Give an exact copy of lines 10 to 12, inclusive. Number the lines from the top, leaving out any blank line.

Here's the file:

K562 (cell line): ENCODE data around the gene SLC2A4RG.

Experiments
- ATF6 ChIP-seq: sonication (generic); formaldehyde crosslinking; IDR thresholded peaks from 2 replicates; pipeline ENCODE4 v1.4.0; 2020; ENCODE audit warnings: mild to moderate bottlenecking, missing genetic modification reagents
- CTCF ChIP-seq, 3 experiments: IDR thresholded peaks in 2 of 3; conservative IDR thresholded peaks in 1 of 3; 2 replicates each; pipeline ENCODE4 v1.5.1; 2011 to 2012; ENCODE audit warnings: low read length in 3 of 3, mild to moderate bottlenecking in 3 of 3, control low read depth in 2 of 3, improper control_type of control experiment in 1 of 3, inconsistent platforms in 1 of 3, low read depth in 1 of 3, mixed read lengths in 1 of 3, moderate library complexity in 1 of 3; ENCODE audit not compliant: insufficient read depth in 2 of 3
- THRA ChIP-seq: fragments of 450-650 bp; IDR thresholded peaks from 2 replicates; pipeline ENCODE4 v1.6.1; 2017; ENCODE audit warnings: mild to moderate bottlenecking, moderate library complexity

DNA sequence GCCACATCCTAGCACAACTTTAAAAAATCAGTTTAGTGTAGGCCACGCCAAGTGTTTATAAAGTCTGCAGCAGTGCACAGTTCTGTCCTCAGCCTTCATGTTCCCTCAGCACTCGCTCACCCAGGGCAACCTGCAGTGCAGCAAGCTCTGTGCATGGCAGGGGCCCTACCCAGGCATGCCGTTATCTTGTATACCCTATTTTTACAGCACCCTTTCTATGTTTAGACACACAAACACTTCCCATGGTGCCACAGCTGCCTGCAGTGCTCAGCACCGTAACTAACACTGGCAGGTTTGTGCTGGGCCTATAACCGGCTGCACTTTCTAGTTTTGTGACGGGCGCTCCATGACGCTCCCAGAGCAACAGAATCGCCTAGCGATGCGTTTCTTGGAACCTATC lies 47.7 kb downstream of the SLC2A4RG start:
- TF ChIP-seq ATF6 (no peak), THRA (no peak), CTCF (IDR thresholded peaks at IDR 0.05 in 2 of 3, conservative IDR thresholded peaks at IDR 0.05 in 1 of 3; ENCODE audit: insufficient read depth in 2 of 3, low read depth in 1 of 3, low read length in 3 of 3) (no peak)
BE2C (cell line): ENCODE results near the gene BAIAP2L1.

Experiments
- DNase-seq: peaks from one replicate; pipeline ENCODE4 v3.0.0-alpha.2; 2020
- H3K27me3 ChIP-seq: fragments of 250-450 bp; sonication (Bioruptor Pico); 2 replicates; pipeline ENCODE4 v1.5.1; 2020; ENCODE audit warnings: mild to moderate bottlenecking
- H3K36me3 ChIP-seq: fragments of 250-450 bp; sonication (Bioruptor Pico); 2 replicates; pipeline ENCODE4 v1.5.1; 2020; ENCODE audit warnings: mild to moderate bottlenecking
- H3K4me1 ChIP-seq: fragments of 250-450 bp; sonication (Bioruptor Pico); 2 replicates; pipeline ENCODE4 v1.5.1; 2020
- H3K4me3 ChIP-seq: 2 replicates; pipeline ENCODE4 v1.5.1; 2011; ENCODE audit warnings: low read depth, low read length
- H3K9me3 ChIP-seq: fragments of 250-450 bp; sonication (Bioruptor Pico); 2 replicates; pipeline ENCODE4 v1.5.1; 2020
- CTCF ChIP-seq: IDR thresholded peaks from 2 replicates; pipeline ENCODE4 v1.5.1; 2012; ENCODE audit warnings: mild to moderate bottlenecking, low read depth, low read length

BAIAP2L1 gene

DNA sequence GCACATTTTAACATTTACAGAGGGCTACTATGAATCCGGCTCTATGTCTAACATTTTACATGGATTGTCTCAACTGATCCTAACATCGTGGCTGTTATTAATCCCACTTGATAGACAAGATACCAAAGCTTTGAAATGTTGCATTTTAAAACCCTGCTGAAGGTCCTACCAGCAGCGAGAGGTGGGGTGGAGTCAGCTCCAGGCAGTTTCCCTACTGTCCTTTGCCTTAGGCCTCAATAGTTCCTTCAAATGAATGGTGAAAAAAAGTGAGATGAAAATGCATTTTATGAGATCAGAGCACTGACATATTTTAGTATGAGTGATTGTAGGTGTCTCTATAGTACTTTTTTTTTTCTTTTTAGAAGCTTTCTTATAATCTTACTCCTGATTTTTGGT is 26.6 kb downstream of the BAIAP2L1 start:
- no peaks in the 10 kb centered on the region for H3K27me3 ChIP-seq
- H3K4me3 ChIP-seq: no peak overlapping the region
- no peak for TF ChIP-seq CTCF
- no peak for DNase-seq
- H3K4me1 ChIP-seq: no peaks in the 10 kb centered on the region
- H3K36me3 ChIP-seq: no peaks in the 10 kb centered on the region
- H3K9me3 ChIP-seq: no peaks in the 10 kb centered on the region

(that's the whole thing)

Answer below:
- DNase-seq: peaks from one replicate; pipeline ENCODE4 v3.0.0-alpha.2; 2020
- H3K27me3 ChIP-seq: fragments of 250-450 bp; sonication (Bioruptor Pico); 2 replicates; pipeline ENCODE4 v1.5.1; 2020; ENCODE audit warnings: mild to moderate bottlenecking
- H3K36me3 ChIP-seq: fragments of 250-450 bp; sonication (Bioruptor Pico); 2 replicates; pipeline ENCODE4 v1.5.1; 2020; ENCODE audit warnings: mild to moderate bottlenecking